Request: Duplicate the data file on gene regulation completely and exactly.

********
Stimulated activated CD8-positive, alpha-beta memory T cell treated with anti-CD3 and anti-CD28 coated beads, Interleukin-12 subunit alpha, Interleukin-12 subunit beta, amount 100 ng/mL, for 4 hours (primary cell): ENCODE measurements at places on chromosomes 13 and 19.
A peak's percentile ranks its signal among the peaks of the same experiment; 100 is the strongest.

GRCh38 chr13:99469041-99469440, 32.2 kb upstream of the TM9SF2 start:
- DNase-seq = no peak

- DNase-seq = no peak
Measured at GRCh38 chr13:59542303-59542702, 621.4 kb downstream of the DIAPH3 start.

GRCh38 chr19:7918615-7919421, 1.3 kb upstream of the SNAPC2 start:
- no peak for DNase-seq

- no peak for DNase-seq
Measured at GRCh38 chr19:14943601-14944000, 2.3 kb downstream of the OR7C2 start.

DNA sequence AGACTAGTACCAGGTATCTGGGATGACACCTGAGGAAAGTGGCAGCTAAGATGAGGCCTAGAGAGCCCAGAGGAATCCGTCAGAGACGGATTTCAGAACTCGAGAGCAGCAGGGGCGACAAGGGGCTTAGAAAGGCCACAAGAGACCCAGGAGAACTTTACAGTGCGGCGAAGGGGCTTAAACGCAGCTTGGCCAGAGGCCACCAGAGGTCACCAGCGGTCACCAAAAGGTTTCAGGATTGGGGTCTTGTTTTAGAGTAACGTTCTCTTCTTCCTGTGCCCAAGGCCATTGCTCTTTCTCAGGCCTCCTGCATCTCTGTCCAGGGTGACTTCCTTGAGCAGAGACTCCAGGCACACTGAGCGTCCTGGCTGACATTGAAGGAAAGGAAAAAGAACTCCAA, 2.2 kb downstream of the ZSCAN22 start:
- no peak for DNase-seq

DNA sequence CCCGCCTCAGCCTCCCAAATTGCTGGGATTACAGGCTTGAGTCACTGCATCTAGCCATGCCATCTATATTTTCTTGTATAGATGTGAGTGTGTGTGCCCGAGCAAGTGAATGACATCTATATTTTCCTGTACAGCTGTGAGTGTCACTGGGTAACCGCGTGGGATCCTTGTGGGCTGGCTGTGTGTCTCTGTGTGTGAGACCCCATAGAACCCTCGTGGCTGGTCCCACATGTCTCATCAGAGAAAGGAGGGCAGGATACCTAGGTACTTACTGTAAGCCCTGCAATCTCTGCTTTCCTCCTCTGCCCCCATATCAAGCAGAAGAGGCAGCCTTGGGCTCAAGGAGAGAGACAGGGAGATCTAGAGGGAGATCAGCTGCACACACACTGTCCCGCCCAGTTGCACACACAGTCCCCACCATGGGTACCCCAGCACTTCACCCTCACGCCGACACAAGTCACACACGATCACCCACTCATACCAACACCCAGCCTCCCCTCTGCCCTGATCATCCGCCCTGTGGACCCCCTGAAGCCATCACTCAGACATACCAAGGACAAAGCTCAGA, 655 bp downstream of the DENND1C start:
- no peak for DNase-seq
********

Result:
Stimulated activated CD8-positive, alpha-beta memory T cell treated with anti-CD3 and anti-CD28 coated beads, Interleukin-12 subunit alpha, Interleukin-12 subunit beta, amount 100 ng/mL, for 4 hours (primary cell): ENCODE measurements at places on chromosomes 13 and 19.
A peak's percentile ranks its signal among the peaks of the same experiment; 100 is the strongest.

GRCh38 chr13:99469041-99469440, 32.2 kb upstream of the TM9SF2 start:
- DNase-seq = no peak

- DNase-seq = no peak
Measured at GRCh38 chr13:59542303-59542702, 621.4 kb downstream of the DIAPH3 start.

GRCh38 chr19:7918615-7919421, 1.3 kb upstream of the SNAPC2 start:
- no peak for DNase-seq

- no peak for DNase-seq
Measured at GRCh38 chr19:14943601-14944000, 2.3 kb downstream of the OR7C2 start.

DNA sequence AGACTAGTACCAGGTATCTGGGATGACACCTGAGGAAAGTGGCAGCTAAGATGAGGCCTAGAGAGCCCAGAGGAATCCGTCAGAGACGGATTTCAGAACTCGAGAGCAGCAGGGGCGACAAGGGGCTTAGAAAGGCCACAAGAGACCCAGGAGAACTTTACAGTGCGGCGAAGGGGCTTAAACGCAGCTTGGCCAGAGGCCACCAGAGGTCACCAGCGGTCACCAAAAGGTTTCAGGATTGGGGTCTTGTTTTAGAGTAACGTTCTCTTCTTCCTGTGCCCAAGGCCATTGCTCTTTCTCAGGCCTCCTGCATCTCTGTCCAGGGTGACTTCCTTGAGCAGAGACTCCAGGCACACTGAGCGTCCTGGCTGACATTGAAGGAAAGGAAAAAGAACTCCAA, 2.2 kb downstream of the ZSCAN22 start:
- no peak for DNase-seq

DNA sequence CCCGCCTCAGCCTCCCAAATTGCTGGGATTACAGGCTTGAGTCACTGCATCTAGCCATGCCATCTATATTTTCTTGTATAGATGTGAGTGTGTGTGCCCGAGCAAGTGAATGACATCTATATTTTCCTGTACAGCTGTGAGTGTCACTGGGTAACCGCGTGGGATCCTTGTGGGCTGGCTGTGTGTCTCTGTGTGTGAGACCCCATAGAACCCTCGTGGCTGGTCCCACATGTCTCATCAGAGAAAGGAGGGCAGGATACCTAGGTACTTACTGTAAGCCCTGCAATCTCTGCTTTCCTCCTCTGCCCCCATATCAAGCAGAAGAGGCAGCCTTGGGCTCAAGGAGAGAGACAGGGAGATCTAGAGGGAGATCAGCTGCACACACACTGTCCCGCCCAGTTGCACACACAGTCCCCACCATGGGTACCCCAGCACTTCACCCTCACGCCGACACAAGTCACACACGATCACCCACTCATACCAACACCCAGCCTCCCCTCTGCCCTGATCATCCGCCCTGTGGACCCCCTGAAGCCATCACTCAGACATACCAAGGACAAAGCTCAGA, 655 bp downstream of the DENND1C start:
- no peak for DNase-seq